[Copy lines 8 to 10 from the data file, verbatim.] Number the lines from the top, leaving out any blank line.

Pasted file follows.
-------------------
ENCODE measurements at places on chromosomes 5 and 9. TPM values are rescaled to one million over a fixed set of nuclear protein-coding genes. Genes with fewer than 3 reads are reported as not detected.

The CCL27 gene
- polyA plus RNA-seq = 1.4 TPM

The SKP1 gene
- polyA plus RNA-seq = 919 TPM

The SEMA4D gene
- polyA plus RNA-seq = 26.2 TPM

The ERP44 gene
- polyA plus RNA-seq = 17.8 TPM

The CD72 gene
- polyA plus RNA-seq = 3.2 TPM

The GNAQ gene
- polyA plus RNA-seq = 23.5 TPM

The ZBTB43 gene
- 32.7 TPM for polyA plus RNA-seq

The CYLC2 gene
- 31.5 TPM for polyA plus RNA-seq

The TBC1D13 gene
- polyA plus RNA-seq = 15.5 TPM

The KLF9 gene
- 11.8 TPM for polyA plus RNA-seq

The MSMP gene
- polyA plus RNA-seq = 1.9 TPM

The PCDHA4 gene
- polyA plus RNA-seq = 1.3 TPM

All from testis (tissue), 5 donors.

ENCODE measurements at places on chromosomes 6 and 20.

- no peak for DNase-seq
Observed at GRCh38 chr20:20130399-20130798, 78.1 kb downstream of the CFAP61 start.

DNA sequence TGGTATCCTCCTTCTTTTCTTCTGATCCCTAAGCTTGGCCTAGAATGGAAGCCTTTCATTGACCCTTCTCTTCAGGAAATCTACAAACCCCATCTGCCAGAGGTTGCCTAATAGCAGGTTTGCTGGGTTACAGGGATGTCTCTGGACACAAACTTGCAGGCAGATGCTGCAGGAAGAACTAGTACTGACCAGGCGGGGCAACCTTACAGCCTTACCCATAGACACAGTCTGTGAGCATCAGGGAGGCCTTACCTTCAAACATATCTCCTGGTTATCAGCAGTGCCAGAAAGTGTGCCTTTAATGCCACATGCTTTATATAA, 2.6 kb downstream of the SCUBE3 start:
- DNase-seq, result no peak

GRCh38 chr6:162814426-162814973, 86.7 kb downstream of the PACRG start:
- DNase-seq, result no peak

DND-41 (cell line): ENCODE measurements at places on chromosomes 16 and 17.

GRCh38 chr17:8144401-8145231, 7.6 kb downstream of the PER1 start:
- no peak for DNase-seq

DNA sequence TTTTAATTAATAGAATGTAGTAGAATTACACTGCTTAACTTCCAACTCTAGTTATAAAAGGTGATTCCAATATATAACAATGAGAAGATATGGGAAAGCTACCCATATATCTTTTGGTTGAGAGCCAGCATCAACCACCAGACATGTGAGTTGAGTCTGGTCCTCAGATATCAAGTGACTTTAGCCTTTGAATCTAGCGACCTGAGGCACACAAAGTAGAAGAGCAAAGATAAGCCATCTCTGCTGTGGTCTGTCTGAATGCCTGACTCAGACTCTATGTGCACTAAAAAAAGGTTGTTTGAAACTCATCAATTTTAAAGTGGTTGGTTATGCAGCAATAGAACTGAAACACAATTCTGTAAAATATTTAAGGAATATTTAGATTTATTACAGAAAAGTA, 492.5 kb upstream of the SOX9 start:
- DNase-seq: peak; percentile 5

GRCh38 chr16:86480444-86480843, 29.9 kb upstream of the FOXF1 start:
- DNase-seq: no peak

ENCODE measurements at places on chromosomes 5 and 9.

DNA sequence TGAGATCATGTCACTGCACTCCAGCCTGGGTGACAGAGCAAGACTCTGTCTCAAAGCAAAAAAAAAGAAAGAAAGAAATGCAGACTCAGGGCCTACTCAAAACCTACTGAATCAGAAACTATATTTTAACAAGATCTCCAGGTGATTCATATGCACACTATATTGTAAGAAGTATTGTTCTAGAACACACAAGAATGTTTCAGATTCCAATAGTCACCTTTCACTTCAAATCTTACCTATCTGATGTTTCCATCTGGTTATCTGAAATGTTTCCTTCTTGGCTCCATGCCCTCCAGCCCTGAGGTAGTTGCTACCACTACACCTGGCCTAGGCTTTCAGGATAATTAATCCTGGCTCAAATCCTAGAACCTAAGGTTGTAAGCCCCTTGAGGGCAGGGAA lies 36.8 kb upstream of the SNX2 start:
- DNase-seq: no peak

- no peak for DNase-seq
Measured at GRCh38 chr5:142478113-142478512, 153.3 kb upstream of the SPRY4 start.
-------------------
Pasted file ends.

The ERP44 gene
- polyA plus RNA-seq = 17.8 TPM

The CD72 gene